Analysis of Caffeine in Coffee
Caffeine Sources Worldwide
Effects of Caffeine
Temperature Analysis
Extraction Method
Fragmentation Patterns
3-D Nature of GC/MS
References
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Caffeine Effects


The Effects of Caffeine in the Body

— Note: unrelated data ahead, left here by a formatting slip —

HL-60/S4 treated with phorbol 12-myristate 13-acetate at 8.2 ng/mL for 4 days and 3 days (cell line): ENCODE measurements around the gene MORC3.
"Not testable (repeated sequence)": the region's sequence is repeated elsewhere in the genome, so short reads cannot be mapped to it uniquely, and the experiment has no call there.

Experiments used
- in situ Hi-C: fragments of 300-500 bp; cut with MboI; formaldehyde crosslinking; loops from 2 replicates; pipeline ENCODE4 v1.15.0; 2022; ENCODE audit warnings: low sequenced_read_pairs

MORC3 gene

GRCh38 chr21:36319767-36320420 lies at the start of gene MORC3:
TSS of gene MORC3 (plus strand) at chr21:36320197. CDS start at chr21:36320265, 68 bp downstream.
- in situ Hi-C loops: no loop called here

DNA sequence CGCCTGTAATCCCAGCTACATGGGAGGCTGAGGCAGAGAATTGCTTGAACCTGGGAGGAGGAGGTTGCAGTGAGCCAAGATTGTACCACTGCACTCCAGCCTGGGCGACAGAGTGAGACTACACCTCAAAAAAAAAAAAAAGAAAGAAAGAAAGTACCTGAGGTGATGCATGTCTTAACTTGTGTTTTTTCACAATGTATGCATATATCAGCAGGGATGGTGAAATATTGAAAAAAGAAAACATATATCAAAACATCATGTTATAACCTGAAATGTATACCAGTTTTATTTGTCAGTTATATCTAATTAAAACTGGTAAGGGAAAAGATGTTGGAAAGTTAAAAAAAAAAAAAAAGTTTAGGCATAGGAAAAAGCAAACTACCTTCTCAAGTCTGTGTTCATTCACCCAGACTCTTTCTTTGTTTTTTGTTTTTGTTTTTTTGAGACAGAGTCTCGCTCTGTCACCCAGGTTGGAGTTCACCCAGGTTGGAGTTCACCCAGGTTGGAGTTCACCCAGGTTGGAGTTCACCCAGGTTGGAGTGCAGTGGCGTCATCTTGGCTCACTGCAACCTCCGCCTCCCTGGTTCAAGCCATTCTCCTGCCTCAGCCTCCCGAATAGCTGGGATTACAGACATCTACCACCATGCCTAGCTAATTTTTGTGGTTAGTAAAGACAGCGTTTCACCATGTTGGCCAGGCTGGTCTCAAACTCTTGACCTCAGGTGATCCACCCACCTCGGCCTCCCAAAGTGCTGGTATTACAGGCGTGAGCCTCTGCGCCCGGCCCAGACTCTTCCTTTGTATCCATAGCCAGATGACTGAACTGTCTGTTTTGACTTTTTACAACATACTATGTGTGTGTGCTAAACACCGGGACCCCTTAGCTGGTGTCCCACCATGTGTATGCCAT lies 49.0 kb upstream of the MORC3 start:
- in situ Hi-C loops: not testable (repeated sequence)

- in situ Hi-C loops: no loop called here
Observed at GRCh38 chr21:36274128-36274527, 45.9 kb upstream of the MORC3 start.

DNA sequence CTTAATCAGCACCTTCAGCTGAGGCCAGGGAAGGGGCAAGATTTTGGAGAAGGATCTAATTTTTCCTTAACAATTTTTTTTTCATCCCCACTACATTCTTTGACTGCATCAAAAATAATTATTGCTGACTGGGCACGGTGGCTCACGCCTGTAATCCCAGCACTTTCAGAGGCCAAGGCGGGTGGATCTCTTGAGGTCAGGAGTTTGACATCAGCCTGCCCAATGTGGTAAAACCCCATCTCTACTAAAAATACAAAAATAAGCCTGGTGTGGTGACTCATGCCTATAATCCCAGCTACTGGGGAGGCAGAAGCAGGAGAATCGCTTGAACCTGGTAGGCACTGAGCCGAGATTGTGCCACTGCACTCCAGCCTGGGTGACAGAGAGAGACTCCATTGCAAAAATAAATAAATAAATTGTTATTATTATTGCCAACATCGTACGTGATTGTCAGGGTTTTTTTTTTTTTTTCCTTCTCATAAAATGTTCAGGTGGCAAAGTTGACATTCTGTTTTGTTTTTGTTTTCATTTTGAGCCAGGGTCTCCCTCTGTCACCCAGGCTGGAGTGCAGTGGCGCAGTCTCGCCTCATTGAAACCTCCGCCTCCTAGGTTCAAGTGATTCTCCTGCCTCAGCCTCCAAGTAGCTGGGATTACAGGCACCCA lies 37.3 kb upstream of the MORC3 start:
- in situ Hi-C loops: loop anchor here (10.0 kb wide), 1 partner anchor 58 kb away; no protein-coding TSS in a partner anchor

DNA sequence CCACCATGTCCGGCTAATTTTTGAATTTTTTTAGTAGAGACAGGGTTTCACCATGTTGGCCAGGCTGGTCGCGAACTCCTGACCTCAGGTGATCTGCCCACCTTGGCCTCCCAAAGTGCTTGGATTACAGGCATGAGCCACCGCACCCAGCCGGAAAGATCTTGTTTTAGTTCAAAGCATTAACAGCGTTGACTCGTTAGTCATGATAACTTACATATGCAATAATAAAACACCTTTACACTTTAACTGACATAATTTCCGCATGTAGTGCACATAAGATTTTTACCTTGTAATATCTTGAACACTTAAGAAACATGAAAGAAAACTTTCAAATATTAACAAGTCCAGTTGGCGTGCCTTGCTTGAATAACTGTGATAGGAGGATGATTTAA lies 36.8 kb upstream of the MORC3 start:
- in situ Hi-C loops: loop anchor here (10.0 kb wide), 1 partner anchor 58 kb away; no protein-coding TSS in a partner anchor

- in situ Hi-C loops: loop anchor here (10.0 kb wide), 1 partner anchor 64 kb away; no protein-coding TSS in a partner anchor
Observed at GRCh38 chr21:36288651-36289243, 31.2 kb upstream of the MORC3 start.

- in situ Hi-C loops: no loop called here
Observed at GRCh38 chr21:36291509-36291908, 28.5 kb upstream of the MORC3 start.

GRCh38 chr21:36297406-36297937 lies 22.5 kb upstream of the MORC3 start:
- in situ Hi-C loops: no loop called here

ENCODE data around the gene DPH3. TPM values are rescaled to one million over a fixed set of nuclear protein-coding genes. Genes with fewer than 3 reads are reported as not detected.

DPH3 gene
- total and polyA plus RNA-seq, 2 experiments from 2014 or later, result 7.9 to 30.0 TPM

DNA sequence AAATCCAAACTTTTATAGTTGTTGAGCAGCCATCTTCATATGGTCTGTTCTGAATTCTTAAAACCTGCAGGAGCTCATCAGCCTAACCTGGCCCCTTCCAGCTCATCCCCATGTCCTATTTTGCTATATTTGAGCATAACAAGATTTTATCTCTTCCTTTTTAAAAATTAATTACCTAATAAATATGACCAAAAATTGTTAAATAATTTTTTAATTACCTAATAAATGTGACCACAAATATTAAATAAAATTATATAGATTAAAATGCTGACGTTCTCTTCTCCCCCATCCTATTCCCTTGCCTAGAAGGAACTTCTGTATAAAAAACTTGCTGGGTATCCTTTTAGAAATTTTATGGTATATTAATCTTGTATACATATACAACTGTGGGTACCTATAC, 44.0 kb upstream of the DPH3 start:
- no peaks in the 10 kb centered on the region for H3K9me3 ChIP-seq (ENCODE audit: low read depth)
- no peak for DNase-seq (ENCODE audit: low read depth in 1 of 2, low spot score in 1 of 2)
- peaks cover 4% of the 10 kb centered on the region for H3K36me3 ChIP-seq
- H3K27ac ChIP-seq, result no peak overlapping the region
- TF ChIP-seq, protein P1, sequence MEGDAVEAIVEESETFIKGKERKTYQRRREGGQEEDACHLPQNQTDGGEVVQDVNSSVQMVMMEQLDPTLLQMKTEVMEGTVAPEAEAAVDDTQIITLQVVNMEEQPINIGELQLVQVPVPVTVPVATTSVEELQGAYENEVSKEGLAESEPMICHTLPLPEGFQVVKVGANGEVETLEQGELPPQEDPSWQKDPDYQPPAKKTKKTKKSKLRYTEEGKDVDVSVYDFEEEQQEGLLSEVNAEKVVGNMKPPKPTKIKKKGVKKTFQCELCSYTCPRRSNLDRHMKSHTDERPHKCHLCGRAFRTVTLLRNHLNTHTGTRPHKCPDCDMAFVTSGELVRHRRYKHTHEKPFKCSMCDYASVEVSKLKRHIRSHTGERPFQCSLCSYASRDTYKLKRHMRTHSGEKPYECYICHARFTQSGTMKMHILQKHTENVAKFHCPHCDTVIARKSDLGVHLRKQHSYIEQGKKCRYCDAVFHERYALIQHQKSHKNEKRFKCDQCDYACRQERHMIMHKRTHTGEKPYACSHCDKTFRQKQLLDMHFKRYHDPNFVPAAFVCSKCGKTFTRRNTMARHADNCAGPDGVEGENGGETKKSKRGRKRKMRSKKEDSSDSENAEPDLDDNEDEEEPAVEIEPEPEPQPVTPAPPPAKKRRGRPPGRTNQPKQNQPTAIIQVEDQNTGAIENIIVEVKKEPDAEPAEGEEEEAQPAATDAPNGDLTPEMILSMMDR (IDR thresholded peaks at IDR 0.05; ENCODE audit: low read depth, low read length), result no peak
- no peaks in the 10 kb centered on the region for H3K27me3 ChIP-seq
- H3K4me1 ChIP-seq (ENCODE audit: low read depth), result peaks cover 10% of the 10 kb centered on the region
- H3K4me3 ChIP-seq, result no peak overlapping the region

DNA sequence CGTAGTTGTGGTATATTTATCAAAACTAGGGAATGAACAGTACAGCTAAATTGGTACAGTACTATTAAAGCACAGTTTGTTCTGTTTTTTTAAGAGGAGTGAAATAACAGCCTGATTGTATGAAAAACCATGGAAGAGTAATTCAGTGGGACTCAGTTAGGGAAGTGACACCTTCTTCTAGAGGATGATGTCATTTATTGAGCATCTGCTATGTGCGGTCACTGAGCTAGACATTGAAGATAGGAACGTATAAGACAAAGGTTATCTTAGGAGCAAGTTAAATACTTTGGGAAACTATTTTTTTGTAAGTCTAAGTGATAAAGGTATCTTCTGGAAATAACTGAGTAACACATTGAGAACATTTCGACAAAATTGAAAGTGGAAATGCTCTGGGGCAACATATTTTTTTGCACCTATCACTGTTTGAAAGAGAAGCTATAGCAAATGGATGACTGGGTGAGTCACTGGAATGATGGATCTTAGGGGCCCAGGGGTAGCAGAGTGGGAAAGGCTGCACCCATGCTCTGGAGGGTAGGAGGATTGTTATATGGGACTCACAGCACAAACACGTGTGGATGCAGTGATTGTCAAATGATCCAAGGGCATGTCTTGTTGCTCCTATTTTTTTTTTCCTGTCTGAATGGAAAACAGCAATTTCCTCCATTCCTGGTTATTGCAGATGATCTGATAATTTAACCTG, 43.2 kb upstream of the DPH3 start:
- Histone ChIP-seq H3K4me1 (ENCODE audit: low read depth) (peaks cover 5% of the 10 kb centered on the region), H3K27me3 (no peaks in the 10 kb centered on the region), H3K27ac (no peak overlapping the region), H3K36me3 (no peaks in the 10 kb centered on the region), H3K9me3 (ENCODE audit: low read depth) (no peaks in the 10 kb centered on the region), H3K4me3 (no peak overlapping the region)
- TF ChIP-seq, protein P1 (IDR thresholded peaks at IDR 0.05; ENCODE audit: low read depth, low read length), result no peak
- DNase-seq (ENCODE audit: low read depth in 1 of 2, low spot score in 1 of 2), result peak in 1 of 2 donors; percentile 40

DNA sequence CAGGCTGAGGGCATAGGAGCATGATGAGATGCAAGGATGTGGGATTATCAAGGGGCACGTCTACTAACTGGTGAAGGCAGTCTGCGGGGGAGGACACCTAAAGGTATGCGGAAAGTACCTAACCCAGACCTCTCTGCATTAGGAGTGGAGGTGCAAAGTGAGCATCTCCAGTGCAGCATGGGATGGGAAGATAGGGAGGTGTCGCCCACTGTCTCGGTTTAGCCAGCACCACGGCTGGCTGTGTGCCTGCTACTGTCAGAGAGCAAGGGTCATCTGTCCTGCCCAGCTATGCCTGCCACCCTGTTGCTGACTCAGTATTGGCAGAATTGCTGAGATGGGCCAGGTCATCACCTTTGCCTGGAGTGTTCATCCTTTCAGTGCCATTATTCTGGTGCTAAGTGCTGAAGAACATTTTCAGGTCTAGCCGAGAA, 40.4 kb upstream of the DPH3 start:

Caffeine is probably the most widely used drug.  It falls in the stimulant class, and effects the central nervous system.  The lethal dose of caffeine is too high to be of daily concern; the lethal dose is 170 mg/kg, or 12.5-14.6 g for an average adult male.  This corresponds to drinking about 80-100 cups of coffee in a short period of time assuming the entire amount was absorbed into the body.  It is rapidly absorbed through the stomach lining, and reaches the bloodstream in within 30-45 minutes.  It becomes equally distributed throughout the water of the body, later being metabolized in the liver and expelled via the kidneys.  The half-life of a dose of caffeine is 3.5-4 hours, though pregnant women generally maintain caffeine levels longer (half-life of 3-10 hours).  In particular, caffeine targets the cerebral cortex and the brain stem in the central nervous systems.  Doses of 100-200 mg result in increased alertness and wakefulness, faster and clearer flow of thought, increased focus, and better general body coordination.  It also results in restlessness, a loss of fine motor control, headaches, and dizziness.  In greater quantities (greater than 2 grams), insomnia, agitation, tremors, and rapid breathing begin to appear.  Caffeine stimulates the heart, dilates the vessels (increasing blood pressure), causes bronchial relaxation (can be used as an antiasthmatic drug), increases gastric acid production, and boosts the metabolic rate.  Caffeine also fits the definition of an addictive substance, with withdrawal symptoms, an increase in tolerance over time, and physical cravings.
 

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